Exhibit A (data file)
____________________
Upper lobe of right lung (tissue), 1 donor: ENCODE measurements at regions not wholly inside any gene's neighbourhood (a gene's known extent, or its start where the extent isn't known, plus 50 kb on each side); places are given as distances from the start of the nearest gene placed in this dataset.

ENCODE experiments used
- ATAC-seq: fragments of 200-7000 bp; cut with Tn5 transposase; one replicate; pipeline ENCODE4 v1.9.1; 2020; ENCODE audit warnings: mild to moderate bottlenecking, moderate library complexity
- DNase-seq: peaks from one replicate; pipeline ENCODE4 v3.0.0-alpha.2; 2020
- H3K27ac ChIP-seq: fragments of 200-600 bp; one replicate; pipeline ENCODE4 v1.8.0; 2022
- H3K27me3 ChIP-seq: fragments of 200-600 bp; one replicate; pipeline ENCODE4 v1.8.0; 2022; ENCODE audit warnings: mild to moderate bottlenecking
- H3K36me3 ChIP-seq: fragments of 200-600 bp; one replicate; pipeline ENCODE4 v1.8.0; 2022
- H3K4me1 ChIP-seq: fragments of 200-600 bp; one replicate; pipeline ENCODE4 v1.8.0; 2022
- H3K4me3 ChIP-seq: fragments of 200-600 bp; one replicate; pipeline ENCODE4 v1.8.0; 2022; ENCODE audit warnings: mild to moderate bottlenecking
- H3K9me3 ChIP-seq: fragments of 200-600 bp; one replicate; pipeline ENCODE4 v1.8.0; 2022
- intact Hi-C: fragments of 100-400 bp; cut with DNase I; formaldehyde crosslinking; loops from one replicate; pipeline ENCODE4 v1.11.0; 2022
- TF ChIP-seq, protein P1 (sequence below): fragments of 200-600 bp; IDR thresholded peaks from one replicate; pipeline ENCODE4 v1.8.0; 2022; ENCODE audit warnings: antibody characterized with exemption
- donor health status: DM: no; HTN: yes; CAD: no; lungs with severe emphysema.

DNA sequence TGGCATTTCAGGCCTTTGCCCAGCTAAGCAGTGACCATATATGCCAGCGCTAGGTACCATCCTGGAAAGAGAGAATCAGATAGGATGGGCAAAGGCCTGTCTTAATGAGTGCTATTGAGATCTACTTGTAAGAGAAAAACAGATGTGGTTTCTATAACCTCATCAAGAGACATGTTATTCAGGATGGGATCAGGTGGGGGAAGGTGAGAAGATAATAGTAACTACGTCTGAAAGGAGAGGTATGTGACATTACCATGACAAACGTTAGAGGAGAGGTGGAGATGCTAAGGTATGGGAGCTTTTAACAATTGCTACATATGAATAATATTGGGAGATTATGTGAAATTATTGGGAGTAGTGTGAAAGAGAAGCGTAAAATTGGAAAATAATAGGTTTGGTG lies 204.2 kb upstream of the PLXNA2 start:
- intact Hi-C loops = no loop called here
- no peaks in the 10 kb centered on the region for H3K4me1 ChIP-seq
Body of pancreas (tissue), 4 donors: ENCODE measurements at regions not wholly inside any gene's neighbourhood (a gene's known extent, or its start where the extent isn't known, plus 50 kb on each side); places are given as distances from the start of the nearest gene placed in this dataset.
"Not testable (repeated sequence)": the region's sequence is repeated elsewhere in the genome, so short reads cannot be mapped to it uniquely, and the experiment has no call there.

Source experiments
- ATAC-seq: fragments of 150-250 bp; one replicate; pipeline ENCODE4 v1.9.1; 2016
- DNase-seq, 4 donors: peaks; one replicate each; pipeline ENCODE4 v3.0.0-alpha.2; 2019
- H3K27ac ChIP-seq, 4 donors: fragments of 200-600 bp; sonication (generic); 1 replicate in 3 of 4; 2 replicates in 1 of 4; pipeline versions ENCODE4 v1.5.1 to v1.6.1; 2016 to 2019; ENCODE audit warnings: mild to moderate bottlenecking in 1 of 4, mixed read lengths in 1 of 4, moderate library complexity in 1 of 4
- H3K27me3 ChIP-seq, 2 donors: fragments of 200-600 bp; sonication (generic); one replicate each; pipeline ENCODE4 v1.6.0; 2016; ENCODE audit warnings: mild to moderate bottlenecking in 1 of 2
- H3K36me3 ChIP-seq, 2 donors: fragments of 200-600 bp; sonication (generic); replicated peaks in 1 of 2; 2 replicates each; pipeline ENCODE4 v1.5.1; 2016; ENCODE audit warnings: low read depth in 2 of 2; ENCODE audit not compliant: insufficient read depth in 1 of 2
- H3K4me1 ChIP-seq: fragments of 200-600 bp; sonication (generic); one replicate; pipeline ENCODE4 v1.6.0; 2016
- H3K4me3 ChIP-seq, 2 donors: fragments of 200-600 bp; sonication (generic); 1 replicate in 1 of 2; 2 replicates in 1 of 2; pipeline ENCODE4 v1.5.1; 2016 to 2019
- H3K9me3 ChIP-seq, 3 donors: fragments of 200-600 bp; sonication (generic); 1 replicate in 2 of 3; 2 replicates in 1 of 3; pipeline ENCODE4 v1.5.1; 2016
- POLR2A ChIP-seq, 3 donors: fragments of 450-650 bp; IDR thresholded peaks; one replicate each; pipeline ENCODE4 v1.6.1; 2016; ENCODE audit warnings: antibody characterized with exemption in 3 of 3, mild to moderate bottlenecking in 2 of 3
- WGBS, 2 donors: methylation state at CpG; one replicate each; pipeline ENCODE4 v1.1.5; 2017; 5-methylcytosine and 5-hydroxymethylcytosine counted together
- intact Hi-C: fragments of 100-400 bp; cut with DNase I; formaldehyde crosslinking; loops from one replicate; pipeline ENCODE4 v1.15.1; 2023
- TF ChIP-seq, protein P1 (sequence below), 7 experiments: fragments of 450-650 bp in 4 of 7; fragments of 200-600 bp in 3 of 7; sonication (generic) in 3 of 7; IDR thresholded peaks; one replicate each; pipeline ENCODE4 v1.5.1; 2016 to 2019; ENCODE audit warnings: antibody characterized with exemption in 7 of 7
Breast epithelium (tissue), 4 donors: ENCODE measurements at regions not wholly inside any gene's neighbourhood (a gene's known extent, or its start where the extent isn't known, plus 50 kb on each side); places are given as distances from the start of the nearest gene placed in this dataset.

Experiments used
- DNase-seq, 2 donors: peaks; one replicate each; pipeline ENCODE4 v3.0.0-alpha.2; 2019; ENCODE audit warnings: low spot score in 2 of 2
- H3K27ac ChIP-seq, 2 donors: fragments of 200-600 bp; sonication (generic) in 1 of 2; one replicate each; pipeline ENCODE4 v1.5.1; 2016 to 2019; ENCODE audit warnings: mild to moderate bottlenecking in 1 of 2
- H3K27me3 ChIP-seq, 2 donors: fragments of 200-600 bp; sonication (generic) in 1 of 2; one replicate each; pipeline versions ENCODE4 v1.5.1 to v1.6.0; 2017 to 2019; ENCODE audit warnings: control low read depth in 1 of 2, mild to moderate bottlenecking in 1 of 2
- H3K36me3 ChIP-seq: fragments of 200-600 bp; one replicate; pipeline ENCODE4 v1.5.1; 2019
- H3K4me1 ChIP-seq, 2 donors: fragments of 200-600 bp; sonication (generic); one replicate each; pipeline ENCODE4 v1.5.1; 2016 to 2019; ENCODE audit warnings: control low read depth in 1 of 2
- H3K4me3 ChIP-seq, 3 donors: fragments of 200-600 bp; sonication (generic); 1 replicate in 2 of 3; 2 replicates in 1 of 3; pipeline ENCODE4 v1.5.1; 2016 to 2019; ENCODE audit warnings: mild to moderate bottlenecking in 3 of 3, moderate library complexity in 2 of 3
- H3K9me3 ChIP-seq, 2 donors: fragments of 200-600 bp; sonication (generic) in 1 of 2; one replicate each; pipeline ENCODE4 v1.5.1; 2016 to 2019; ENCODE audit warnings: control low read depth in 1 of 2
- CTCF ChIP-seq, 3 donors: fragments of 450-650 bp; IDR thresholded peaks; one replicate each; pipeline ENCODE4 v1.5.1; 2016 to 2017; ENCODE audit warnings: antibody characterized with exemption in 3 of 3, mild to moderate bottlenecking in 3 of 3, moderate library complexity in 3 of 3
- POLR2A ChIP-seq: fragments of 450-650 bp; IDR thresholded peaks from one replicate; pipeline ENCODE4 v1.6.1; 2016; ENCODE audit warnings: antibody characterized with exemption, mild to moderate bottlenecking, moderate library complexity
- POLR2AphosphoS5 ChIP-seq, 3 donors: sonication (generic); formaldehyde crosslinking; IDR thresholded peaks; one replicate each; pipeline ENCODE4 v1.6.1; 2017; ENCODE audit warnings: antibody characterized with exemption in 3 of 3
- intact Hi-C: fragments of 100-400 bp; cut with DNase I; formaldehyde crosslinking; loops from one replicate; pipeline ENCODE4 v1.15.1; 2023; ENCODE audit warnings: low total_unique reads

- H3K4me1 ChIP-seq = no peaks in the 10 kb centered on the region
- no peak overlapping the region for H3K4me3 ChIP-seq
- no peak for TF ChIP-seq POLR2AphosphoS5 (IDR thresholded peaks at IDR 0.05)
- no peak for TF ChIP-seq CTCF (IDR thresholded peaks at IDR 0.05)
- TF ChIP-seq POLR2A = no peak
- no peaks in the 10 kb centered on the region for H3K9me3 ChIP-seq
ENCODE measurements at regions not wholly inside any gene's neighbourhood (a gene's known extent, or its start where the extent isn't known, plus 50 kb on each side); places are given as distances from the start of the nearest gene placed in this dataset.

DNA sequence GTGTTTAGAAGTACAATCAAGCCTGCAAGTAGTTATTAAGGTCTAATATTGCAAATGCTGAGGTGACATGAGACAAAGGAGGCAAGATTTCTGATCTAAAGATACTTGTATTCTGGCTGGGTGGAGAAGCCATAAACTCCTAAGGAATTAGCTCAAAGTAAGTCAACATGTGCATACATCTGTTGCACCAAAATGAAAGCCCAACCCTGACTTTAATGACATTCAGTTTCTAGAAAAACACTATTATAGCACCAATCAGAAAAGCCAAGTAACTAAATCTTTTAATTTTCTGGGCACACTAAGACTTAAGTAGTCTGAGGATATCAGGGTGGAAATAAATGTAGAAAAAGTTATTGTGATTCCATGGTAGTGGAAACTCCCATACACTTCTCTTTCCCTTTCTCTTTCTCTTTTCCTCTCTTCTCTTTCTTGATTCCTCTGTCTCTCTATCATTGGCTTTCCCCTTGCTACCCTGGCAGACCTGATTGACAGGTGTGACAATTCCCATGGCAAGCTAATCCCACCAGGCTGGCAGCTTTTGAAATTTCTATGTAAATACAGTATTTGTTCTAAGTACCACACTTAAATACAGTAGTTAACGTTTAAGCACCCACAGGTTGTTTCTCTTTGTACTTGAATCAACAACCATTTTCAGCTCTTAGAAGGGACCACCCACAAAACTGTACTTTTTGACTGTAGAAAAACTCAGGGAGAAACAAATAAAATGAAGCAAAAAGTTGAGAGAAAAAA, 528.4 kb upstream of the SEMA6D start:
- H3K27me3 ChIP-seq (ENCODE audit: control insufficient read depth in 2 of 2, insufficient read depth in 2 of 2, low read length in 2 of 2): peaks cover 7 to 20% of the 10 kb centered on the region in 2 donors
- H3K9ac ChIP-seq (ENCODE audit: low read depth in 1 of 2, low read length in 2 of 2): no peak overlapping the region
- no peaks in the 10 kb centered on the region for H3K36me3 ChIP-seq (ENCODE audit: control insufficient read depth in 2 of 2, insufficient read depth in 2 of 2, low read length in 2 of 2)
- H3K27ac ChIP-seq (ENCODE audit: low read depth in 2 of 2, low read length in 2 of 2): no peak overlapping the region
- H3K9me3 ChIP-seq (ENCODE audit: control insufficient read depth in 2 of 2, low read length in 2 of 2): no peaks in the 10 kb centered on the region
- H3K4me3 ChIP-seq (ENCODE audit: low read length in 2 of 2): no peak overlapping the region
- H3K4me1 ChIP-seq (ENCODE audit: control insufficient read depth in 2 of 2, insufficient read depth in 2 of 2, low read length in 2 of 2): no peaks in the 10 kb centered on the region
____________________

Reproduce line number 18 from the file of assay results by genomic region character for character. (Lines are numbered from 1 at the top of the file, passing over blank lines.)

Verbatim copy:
"Not testable (repeated sequence)": the region's sequence is repeated elsewhere in the genome, so short reads cannot be mapped to it uniquely, and the experiment has no call there.